Wednesday, December 15, 2010

Cliff Lee and the Yankees: Loss, Rejection, and the Art of Moving On

Rejection never feels good.

We've all experienced it before, whether it be at the workplace, playground, or singles bar around the corner. Everyone gets their ego bruised from time to time ... even the New York Yankees.

We just witnessed Cliff Lee treat the Bronx Bombers like the pimple-faced freshman who asked the prettiest senior to homecoming. She had no intention of accepting the offer, but she didn't want to break his heart either. So she just let it sit ... and sit ... and sit. The freshman held out hope...until the crushing sight of his dream girl slow dancing with the star quarterback.

When it comes to free agency, the Yankees are always the star quarterback. That's their thing. Teams like the Angels and Brewers and Athletics, they're the scrappy underdog that can't compete. To see the Phillies take the alpha dog role while the Yankees scrambled for their Proactiv? It was almost surreal.

Predictably, things were pretty gloom and doom in Yankee Universe the day after The Decision. Red Sox and Phillies fans—charmers that they are—pounded their chests while gallows humor about the signings of Mark Prior and Russell Martin flew across Twitter like a loogie at Kristen Lee.

Make no mistake, Lee's surprising choice has sent reverberations throughout the sport. Some thoughts on The Decision:

Cliff ain't LeBron

Sure, there are parallels. Like LeBron, Lee was the biggest fish in the free agent market. Like LeBron, he had several clubs vying for his services, including his most-recent team and a celebrated New York franchise. Like LeBron, he left money on the table to join a team with an established superstar already in place. But the comparison ends for one crucial reason: Lee didn't stab the Rangers in the back. He was nothing more than a hired gun in Arlington, and he never made promises the way LeBron did to Cleveland. He even called Nolan Ryan to personally inform him of his decision. This was essentially the opposite of announcing his intentions on live television as a horde of confused inner-city children looked on. Man, that was weird.

Don't discount the wife factor

It seemed like just another stupid media creation at first, but the more that comes out, the more it sounds like Kristen Lee's dislike of New York played a pivotal role here. This seems pretty ridiculous, but consider the source. Cliff and Kristen are middle school sweethearts from Arkansas. Seriously, what the hell is that? When I was 13, the only thing I cared about was Donnie Baseball and Naked Gun movies. Cliff Lee was locking it down? Ugh. After Kristen's unfortunate ALCS experience at the Stadium she probably made The Decision on the spot. Am I not-so-subtly implying that Cliff ain't exactly "driving the bus" here? You bet I am. Bitter, table of one!

Take it easy on Cash

Like many of you, I haven't been Brian Cashman's biggest fan of late. He's become the Eddie Murphy of GMs over the past 12 months—attaching himself to bomb after bomb after bomb. And while Cash has certainly taken some wrong turns—Yankees clubhouse personnel are still trying to figure out how to get Nick Johnson through the door frame—he appeared to do everything in his power to get Lee in pinstripes. As for those who point to the failed attempt to land the pitcher via trade in July, why should we assume Lee wouldn't have turned around and headed back to Philadelphia anyway? When Jesus Montero hits .340 with 38 homers and 120 RBI in 2013, you will hail the man as a visionary.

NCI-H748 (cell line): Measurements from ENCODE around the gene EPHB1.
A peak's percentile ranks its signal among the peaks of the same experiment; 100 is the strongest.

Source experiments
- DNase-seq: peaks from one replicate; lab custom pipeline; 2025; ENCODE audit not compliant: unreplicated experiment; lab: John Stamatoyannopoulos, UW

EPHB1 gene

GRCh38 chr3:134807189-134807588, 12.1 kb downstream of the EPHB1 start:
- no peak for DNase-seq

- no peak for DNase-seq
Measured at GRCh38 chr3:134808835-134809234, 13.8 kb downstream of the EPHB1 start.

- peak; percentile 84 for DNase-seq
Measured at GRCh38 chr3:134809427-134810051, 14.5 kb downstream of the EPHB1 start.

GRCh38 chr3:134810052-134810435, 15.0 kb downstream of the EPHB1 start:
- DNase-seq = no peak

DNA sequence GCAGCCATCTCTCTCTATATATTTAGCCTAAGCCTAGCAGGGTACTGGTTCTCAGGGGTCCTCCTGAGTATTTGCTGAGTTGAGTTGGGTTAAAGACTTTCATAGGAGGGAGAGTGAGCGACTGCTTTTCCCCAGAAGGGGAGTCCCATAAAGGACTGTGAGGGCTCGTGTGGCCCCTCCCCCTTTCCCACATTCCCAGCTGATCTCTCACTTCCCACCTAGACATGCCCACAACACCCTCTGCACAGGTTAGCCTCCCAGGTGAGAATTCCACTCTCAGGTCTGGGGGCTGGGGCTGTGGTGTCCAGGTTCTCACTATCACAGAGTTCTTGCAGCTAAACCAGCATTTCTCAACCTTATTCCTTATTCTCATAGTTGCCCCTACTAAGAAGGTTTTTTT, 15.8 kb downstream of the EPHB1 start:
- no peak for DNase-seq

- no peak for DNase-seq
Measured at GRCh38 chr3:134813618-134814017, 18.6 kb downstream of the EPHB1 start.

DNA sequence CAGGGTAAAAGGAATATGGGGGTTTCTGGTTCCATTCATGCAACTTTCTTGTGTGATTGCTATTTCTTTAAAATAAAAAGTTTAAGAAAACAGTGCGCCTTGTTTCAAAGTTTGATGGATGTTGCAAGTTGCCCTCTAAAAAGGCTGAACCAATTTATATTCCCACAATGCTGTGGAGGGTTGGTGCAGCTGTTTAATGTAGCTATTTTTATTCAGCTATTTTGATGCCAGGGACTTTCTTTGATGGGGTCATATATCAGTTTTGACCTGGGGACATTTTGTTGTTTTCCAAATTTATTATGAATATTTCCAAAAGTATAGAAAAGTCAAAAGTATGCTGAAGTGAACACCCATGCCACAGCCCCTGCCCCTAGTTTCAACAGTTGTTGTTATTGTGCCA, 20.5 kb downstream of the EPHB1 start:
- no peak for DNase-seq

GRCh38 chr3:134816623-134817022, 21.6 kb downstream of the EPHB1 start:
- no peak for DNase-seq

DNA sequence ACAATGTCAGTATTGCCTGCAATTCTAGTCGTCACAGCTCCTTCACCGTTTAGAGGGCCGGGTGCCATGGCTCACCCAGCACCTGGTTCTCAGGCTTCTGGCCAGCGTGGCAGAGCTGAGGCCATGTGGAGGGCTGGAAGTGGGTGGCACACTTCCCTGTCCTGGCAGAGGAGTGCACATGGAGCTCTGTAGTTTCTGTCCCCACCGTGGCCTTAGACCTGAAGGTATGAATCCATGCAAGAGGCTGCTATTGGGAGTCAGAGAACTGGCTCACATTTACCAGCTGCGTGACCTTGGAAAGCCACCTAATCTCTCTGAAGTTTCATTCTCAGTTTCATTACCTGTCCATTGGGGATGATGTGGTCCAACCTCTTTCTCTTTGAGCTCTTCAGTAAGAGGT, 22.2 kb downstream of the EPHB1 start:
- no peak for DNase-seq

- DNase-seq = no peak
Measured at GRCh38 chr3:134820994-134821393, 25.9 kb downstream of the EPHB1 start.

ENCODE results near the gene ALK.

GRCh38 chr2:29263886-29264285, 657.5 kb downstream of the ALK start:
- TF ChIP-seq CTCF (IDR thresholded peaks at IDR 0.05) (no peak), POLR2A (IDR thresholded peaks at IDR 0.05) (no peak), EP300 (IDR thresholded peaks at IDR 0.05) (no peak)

The race for the AL East ain't over 'til it's over

There's no way to spin Lee's signing as anything other than bad news for the least in the the short-term. New York has a glaring weakness in their starting rotation behind CC Sabathia, and Lee was the ideal solution. But as I alluded to Monday, it's not like we're about to be shuttled back to the Stump Merrill era or something. And here's another news flash: The Red Sox aren't as good as people seem to think. Their rotation has serious question marks (Beckett and Lackey anyone?) and their bullpen is a mess. They're going to be good, but this isn't the '86 team reincarnate. (Whoops, poor example.)

Yankees have played the bridesmaid before

The Yankees have developed a reputation as baseball's most successful team during free agency, but that hasn't always been the case. The team struggled mightily in the 80s to lure top stars as anti-Steinbrenner sentiment swelled. Fast forward to the 1992-93 offseason to find the best parallel to today. That year the Yankees went hard after free agent pitcher Greg Maddux, who spurned the Yankees—or more specifically, New York City—to sign with the Braves for $8 million less. Undaunted, dynasty architect Gene Michael went back to work, "settling" for a crafty left-hander by the name of Jimmy Key. The veteran went 35-10 over the next two seasons, capping his time in pinstripes with a win over Maddux and the Braves in Game 6 of the 1996 World Series.

Is there a Jimmy Key lurking somewhere on the market right now? Time for Brian Cashman to make less like Norbit and more like Beverly Hills Cop and find out.

Dan Hanzus writes three columns a week on his New York Yankees site, River & Sunset. He can be reached at Follow Dan on Twitter @danhanzus.

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